In tribute to my favorite veteran (my Dad)! I am posting a part of a poem he wrote about his experience at Anzio, Italy. The ship he was in was hit by a bomb and sank and Dad was wounded yet by God’s grace he managed to swim to shore. Thanks to God and to my father and all those others who have served over the years we have the freedoms which we enjoy today. This is just my small way of saying, “Thank You!” He wrote this from France because it was written later in the year after he had recovered from his head wound.
Photo from Dedication of the World War II memorial in Washington D C
Invasion 282 by Al Caligiuri France 1944
The flaming ship is bursting high;
The roars rebound!
Fragments hissing by!
And yet the voices ——!
From out the night
Thoughout the night
“Help me! Help me!”
The G.I. yell, but who can hear?
“This way, this way!” You can make it.
Come on you can make it!”
And then a silent prayer falls from his lips
His heart is sad!
Dear God, Watch over them!
Dear God, Help them!
” During the early morning hours of 22 January 1944, troops of the Fifth Army swarmed ashore on a fifteen-mile stretch of Italian beach near the prewar resort towns of Anzio and Nettuno. The landings were carried out so flawlessly and German resistance was so light that British and American units gained their first day’s objectives by noon, moving three to four miles inland by nightfall.” U.S. Army Center of Military History by Clayton D. Laurie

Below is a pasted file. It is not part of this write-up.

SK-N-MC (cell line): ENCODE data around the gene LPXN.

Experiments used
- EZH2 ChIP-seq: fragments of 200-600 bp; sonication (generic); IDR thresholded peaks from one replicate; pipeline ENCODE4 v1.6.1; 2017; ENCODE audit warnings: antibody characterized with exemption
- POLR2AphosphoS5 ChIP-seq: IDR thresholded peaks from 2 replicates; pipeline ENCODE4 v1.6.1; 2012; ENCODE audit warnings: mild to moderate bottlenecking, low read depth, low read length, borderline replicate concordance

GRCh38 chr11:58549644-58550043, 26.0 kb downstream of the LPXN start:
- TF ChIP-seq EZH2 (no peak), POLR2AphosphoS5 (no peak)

My Dad remembered that day a bit differently. Though my Father related almost none of His combat experience from the war he did share about that day. In those early morning hours as the boat was bringing Dad’s unit ashore, they were hit by a bomb or a large artillery shell. He remembers one moment being on the deck writing on a tablet and the next moment waking up in the water. At first He remembered seeing another man clinging onto a board near him in the water. The events seemed to blur in Dad’s mind as he swam. Having grown up in Far Rockaway, New York, not far from the beach Dad was a strong swimmer. His next memory was of waking up on land, with the pencil still gripped tightly in his hand!
Afterward, Dad spent quite some time in the hospital for the head wound he received from his easy day at Anzio. He recovered in plenty of time to return to active duty till the final days of the war. Dad never thought of himself as anything special. All his stories ended with a bit of gentle humor about the things he experienced. Dad did what needed to be done when it was needed most. There have never been any easy battles. This Veteran’s Day we can all be thankful for the sacrifices of all the people who have put their lives on the line for America. Thanks Dad, I’m missing you today but I know you’ve already won the greatest battle of all. I’ll meet you again when I’ve finished mine!
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